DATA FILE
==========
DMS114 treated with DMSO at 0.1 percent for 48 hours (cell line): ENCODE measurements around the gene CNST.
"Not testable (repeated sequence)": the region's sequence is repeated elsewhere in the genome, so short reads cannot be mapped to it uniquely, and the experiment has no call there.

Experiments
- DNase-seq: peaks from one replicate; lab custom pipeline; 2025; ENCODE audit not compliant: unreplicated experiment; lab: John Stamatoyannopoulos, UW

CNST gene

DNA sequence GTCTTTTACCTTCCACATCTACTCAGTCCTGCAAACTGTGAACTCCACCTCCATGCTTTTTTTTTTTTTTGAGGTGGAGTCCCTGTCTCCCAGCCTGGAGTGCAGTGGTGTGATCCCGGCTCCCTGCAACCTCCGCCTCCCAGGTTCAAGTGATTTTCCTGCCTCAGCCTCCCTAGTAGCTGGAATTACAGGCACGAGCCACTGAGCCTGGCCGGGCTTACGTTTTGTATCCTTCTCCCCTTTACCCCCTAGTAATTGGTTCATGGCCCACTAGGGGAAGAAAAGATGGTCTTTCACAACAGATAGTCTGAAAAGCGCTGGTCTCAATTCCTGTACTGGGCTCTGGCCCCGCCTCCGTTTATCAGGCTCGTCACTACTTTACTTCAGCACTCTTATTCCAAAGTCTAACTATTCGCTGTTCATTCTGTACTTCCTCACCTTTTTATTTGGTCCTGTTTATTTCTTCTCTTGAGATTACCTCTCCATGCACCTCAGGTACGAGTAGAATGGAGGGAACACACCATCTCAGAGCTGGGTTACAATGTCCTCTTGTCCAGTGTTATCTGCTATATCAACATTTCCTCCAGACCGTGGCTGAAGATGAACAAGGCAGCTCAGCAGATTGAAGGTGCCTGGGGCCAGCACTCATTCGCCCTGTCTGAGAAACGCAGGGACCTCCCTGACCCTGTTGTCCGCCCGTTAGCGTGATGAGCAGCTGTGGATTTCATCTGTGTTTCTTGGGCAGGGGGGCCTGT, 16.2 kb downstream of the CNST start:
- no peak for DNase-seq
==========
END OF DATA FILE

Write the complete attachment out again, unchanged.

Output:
DMS114 treated with DMSO at 0.1 percent for 48 hours (cell line): ENCODE measurements around the gene CNST.
"Not testable (repeated sequence)": the region's sequence is repeated elsewhere in the genome, so short reads cannot be mapped to it uniquely, and the experiment has no call there.

Experiments
- DNase-seq: peaks from one replicate; lab custom pipeline; 2025; ENCODE audit not compliant: unreplicated experiment; lab: John Stamatoyannopoulos, UW

CNST gene

DNA sequence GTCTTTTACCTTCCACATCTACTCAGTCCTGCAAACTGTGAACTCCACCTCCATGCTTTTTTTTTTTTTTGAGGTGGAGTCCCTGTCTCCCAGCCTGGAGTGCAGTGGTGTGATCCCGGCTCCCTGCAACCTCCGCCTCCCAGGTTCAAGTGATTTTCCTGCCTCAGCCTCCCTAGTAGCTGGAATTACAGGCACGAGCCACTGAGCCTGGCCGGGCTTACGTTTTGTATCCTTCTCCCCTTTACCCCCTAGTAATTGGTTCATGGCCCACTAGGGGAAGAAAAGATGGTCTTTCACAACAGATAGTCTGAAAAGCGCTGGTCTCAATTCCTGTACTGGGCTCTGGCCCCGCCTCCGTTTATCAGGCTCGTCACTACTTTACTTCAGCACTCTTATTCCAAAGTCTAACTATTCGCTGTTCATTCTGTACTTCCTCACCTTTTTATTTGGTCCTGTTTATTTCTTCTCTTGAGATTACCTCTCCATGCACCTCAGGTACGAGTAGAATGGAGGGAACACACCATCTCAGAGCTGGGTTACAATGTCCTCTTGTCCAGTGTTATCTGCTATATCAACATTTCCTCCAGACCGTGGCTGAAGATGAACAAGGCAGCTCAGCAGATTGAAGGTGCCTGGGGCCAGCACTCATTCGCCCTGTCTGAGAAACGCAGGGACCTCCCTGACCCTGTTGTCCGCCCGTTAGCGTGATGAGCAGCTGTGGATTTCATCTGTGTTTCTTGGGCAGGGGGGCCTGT, 16.2 kb downstream of the CNST start:
- no peak for DNase-seq